by Olivia S. Chaves and Fabio M. Rossi – Exchange Students in Ship Design / Høgskolen i Ålesund
(email@example.comfirstname.lastname@example.org), v2, Dec 2014.
A modular design consist in dividing complex systems in smaller ones, so that is easier to handle them separately. Dividing the system in modules is not only helpful for dealing complexity, but also enables parallel work and promotes innovation. The reason behind it is that modular systems have standard interfaces, which guarantee that the module can be designed independently, and afterwards they will fit each other and compound the whole system.
In addition, having a system divided in modules might give us some freedom in assembling these modules. For example, since the interfaces are standard, a supposed A-module might complement a B-module, as well as a C-module. In this way, it is possible to produce a wide variety of outcomes (assemblies) from a single range of modules.
In doing so, if we take an Offshore Support Vessels (OSV) as our system, we can apply this approach in many different ways. The criteria used to divide a vessel in sub-systems might be, for instance, structural, piece size, or even construction phase.
After dividing OSV in modules and assembling them, we obtain a vessel with unique characteristics that will perform some missions better than others. Therefore, we can say that a given assembly is better than another one for performing a given mission by evaluating which modules it contains.
Afterwards, a Graph User Interface (GUI) is proposed in order to evaluate how prepared a given assembly is for performing a mission. The GUI main goal is that the user can to choose the ship’s features he/she would like to implement on the ship’s design, and in the end a grade is given for the set of choices.
First, we have simply divided an OSV in modules, where we used a functional criteria to do so. Then, we have evaluated the relationship among these modules and a given mission, and how these modules interact with each other as well. Then, an GUI started to be elaborated. The GUI gives an idea about how modules and evaluation might be handled.
The methodology workflow is:
Where each step means:
1. Divide Ship into Modules
This consist in spliting interconnect systems, and group them according to some rule. Having these sub-systems organized in groups means having a modular ship division.
The ship division was made in a preliminary way, according to system’s functionality, where all systems related to the same function should belong to the same module.
2. Mapping Modules Relations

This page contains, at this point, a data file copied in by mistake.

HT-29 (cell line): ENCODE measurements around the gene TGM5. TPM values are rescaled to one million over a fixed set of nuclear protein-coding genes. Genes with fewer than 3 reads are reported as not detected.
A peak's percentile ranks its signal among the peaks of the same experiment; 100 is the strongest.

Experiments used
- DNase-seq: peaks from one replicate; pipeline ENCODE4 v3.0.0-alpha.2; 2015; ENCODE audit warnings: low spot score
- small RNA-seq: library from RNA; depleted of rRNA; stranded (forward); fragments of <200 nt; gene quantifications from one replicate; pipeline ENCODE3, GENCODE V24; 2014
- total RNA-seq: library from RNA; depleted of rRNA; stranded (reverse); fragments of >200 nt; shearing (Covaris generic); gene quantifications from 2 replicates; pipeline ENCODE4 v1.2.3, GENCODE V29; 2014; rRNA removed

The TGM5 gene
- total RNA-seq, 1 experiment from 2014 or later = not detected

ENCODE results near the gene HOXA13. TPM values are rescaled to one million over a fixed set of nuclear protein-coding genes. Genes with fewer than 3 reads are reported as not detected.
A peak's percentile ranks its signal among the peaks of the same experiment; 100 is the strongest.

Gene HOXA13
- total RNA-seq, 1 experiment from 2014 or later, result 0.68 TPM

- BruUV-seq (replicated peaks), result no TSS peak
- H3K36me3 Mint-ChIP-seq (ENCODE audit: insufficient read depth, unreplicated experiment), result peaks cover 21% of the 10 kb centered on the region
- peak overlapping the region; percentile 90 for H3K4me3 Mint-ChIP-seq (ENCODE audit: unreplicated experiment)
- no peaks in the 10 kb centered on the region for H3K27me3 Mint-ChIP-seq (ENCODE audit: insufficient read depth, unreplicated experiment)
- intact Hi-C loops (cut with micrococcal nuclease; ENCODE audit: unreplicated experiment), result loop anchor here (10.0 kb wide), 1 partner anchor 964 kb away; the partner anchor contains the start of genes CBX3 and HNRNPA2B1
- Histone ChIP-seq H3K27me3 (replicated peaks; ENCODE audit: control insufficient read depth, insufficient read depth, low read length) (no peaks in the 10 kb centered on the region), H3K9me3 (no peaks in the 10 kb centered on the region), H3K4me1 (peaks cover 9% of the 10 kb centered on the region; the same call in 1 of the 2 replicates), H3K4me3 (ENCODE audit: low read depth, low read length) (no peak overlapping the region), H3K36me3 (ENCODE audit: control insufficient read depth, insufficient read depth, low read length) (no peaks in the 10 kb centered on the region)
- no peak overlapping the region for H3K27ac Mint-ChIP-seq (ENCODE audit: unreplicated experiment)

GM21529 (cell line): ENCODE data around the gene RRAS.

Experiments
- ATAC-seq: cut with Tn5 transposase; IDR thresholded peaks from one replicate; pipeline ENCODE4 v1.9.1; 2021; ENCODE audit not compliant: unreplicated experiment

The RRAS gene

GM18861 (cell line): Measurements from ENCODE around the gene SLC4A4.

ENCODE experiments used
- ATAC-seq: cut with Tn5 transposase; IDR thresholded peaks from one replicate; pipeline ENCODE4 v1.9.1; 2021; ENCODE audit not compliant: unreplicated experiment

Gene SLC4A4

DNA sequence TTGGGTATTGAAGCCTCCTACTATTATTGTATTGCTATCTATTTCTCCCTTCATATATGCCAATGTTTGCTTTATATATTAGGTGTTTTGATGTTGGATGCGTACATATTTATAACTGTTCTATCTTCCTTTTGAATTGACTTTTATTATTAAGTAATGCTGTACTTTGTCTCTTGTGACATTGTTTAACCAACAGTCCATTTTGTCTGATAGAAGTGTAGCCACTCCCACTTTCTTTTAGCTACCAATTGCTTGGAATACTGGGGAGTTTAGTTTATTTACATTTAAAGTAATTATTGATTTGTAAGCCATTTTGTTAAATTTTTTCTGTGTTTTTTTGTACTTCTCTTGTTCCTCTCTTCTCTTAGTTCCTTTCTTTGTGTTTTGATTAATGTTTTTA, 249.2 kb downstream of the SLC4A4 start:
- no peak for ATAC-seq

Consist in describing how the modules interact with each other. “The mapping” first approach was basically to write down suggestions about how the modules obtained on the first step might influence each other.
3. Mapping Mission-Module Relationship
Consist in assessing how required each module is in a ship that should perform a given mission. This is related with the role that each module plays when the ship is operating a mission.
4. Mission Performance-Grading
The mission performance-grading phase consists in giving a value for an assembly (arrangement of modules) considering the mission that the vessel should perform. It is made through a GUI that assists the user in choosing the ship’s features that he/she would like to implement in the design.
Applying the methodology we have proposed, for instance, we have the following:
1. Ship division:
Where we have: (a) Propulsion, located in the stern, (b) Tank/cargo hold, at the middle (square body) and in the bow, (c) Main deck, (d) Crane, and finally (e) Accommodation, in the deckhouse located aft bow.
2. Modules Relationship:
3. Mission-Module Relationship:
4. Mission performance-grading:
In the mission performance grading, the value we will give is measured through numbers. The tool used to calculate this grades is a GUI that enables the user to choose vessel mission and some of its features. Inside the GUI there are formulas that automatically release the grade for a chosen assembly, formulas which were elaborated considering the notes presented in the matrix from step 4. However, for now, the numbers used have no theoretical basis and are just illustrative.
The GUI might be seen in the following video:
Now, our intention is to develop this work towards a grounded and precise grading system. In order to do that, our aim is not only have ship modules imported from Simens NX and displayed in our GUI, but also parameterize these modules and import its properties/attributes to use as calculation source. Therefore, grading the assemblies can be done according to modules attributes (structural, hydrodynamic and functional properties) in a more precise way, even if user changes any ship dimensions, which he/she is allowed to do.